Fidel Castro, leader of the 1959 Cuban Revolution, passed away at 10:29 p.m. on Friday night, according to an announcement by his brother and President Raul Castro on state television.
Fidel Castro began Soviet-inspired communism in Cuba and ruled for nearly 49 years before stepping down in 2008. In Miami’s Little Havana, spontaneous festivities broke out on Friday night and lasted throughout Saturday to celebrate the end of what is widely viewed as a dark era for Cuban-Americans. The news of his death shook many Cubans to the core, and the University of Miami community was no exception. Social media was abuzz with the news, and some students even shared their firsthand experiences on the streets after Castro’s death was announced.
In the video below from UM student Jose Paredes, the crowd repeatedly chants “Libertad!” or “freedom” as they celebrate early Saturday morning.
A large part of the Miami Cuban community arrived in Florida after fleeing Castro’s reign, which began after the overthrow of dictator Fulgencio Batista. An influential revolutionary married to the ideals of egalitarianism, Castro has been credited for his radical strides toward universal healthcare and improving national literacy in Cuba.
However, Castro’s radical measures also included imprisoning thousands of political enemies, executing members of the old government, stifling free press and seizing farms and businesses from private owners. Under Castro’s tenure, Cuba also suffered a severe economic downturn and famine after the breakup of the Soviet Union in the early 1990s.
Cuban students at the University of Miami cite some of these reasons for their family’s immigration to Florida.
“My step-dad, who is the man who raised me, left Cuba at the age of six after his father’s company was taken by the Castro,” said sophomore American Studies major Tiffany Perez, who shared photos and live video of the celebrations throughout the day on Saturday. “My grandparents on my biological father’s side were cigar growers in Cuba until their farms where overtaken, and they were forced to move after being left with nothing. They came to the United States with not a penny and rebuilt. They now continue to grow cigars and are the reason I am able to go to UM.”
Perez’s aunt also came from Cuba on a raft as a teenager. Perez said legal emigration from Cuba was “nearly impossible” at the time.
The news of Castro’s death elicited strong reactions for many such families, who have had painful histories related to Castro’s Cuba.
Junior English major Diannis Barban said she ran around the house chanting “Viva Cuba libre'” after she first heard the news from a friend’s text. Barban says her family was relatively “lucky” – they gradually emigrated to the United States and were still able to visit family in Cuba.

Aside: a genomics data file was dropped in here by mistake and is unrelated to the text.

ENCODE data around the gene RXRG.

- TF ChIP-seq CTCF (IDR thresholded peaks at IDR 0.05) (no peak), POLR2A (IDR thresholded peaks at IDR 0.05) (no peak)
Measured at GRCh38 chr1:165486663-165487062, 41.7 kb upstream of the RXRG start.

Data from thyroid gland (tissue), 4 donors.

“But I know what it’s like to suffer separation and not understand why half of your family has to stay behind and you have to leave,” Barban said. “And I know there’s so many that still experience that and to a much greater degree, so to all of us, Fidel’s death represents the end of a lot of that, or at least the hope of that – a closed chapter to a twisted history; the end of his life means the beginning of some change.”
Perez, who spent the evening near the famed Versailles Restaurant on Calle Ocho (8th Street) with her family, said her family’s initial reaction to the news was “disbelief.”
“I think it meant so much for my grandparents, who immediately made plans to cook a traditional meal and open that bottle of champagne they had saved for the day Fidel died,” Perez said. “They were glad that their country could possibly one day be free again. My parents were happy for their parents and wished their grandparents could see.”
In Little Havana, the atmosphere resembled that of a holiday. Red, white and blue Cuban flags were being sold on the streets. Cars honked and played music. Newspapers like The Miami Herald and El Nuevo Herald handed out free issues. Community members chanted in Spanish, banged pots and pans and held up posters with slogans like “Para Cuba ya es hora” – for Cuba, it is time.
“And honestly, I’m not rejoicing that a human being died,” said Barban, who watched the celebrations from home with her family. “I’m just glad that a huge symbol of communism fell, because it was about time. We don’t know what’s going to happen now – we know now everything will change, but we are hopeful! That man was in a position of leadership, even though he stood for what most Cubans rejected. It wasn’t just. It was time for him to go.”
Castro often went toe-to-toe with the United States government, particularly during the height of the Cold War. President Dwight Eisenhower officially severed relations with Cuba in 1961; just months later, President John F. Kennedy attempted the Bay of Pigs invasion with the help of Cuban exiles. Tensions peaked during the Cuban Missile Crisis in fall 1962, when the United States and the Soviet Union came close to waging nuclear war.
At 90 years old, Castro outlived almost every major leader of that era. He was only 32 when he first took power in Cuba.
In the last decade, Cuba has taken steps toward change. Individuals can now own private property and businesses, and religion is returning to the nation after decades of national atheism. It is now easier for Cubans to travel outside of the country. In 2015, the United States restored diplomatic relations with Cuba.
Perez, whose grandparents’ farms had been seized by Castro’s government, said she thought of her late grandfather during Saturday’s celebrations: “He would have been on the streets handing out his prized cigars!”